Anyone seen on a bus after the age of 30 has been a failure in life.
So said the Duchess of Westminster many moons ago, and while there was just a whiff of something snooty in her pronouncement, it still makes uncomfortable reading for those veteran London Irish players who can expect to leave on the No 18 to Nowheresville if results do not improve over the next few weeks. The Exiles are on a nine-match losing streak stretching back to Bonfire Night, and as there is every prospect of their season continuing to go up in smoke at Saracens tomorrow, the sense of anxiety is acute.
"I've always been a glass half-full sort," says Toby Booth, the head coach, "but if you're asking me how I feel right now, I have to admit that I've slept less over the last month than I've ever slept. I suppose I've showed my soul a little bit in my dealings with the players just recently, but that's because I care and I want them to know that I care. I'm employed to do a job here, but there's more to it than that. Ultimately, this team is a reflection of what I stand for in terms of rugby – it represents my concept of how I believe the game should be played – and that's something that goes beyond a simple job description."
When Booth fielded weakened sides in two low-key Anglo-Welsh Cup matches in early November – "People needed some respite," he explains, succinctly and unapologetically – no one much cared when both games were lost. But the alarm bells have been ringing ever louder since then, thanks to two defeats in the Heineken Cup and five in the Premiership, including last weekend's profoundly frustrating setback against Bath, who finished a distant second in the try-count but nailed a penalty with the last kick of the game to sneak home by a point.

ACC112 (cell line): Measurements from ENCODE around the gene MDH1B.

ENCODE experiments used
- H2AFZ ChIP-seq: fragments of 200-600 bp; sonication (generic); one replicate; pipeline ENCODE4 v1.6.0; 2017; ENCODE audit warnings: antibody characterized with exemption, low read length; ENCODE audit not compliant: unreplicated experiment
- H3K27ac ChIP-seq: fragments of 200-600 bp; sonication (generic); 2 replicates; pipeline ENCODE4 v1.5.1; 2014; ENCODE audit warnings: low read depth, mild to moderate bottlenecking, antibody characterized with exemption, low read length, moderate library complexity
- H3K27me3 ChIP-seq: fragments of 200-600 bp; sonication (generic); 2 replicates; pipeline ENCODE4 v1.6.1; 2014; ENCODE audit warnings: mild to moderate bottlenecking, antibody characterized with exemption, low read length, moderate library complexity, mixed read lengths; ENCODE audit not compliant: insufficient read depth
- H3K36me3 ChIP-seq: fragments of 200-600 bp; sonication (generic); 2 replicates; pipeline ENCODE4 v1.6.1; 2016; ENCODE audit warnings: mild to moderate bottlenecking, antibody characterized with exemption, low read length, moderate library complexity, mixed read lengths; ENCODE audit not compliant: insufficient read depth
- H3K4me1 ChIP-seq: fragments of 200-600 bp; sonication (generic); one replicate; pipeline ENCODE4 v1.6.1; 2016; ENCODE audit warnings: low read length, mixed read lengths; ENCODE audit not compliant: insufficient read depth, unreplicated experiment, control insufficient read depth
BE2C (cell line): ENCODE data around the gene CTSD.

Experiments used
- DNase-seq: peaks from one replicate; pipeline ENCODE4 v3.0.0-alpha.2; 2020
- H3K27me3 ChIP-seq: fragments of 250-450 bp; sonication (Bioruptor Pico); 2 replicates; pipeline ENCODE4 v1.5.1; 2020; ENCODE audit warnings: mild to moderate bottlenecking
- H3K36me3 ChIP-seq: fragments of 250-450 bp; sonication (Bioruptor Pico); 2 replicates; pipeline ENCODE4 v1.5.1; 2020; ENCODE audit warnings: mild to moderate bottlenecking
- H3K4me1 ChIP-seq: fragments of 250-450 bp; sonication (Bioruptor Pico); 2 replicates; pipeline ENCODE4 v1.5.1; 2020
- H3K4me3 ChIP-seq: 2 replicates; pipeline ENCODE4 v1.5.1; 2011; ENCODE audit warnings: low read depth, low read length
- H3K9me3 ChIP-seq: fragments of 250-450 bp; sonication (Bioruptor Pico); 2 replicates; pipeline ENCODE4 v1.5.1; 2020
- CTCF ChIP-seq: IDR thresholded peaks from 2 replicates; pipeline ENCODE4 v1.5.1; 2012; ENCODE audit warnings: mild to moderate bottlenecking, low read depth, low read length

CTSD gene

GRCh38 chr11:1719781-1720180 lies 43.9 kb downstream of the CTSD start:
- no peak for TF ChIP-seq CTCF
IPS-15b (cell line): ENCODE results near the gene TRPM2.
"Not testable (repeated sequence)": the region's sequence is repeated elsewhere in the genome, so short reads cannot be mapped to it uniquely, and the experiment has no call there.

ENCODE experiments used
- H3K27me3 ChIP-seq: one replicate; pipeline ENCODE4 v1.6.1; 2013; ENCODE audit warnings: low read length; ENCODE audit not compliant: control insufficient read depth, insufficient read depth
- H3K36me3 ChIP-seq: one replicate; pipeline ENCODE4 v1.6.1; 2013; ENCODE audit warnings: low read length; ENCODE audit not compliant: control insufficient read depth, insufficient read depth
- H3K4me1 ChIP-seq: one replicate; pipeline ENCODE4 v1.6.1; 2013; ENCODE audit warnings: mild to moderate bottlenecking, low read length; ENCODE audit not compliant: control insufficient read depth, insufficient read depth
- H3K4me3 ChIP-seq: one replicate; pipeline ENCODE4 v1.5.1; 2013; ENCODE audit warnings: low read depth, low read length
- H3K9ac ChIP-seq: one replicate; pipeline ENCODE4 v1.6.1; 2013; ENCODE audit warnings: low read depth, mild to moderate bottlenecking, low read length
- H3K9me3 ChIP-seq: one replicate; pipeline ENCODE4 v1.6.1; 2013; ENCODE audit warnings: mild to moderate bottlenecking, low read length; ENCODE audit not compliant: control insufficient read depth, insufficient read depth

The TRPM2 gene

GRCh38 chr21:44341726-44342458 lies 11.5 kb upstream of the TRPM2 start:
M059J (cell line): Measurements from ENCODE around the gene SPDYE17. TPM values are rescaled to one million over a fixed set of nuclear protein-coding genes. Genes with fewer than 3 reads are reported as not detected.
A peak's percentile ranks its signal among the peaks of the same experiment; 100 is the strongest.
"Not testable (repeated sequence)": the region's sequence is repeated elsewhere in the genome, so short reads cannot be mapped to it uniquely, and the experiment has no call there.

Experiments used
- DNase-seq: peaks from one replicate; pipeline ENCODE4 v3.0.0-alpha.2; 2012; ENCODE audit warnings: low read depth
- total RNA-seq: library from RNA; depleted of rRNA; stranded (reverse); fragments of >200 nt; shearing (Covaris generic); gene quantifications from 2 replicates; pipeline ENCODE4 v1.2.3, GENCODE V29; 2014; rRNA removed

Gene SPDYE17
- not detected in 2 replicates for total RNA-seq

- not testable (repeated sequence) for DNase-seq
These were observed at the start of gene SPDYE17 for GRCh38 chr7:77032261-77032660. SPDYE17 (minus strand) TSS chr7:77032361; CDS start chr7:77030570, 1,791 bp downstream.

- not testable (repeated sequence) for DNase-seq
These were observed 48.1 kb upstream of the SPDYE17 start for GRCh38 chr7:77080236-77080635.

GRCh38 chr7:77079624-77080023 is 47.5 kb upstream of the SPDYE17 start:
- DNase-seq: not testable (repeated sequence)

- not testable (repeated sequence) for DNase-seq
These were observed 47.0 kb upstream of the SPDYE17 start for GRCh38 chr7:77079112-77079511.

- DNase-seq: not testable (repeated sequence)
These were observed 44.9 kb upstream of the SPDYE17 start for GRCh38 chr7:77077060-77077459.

On the face of it, the facts of the matter are grim. No Premiership team has gone so long without victory since Rotherham, hopelessly out of their depth at the elite level, finished second 18 times on the bounce either side of Christmas in 2003. Needless to say, they were relegated. Harlequins found themselves on a nine-match barren run the following season before finding succour in a drawn Heineken Cup game with the French club Castres, while Worcester might easily have suffered on a London Irish scale last spring had they not run out of matches to lose.
Apart from these isolated examples, comparisons are hard to find, generally because teams poor enough to perform this badly invariably find themselves in the European Challenge Cup, where they have a decent chance of facing an Italian, Romanian or Spanish side even worse than them. And there's the rub for London Irish. As a top-end Premiership side with problems – for all their current travails, they are still fifth in the table – rather than a bottom-end side living down to expectations, Europe offers no respite. Two of their recent defeats were at the hands of Toulon, probably the wealthiest club in the northern hemisphere.
"We don't have the biggest squad, as everyone knows, so when you're struggling for results and find yourselves facing our sport's equivalent of Manchester City...well, it certainly makes life interesting," says Booth, who, like several of his fellow Premiership coaches, might cast an envious glance towards those currently involved in the second-tier Challenge Cup. "It's obvious that the French, in particular, are bringing a tremendous amount of financial muscle to bear on the Heineken Cup this season," he continues. "Some of those clubs over there have a playing budget of £20m. We have a salary cap of £4m. The politics of that is another story for another day, but it's true to say that the demands on us have been relentless."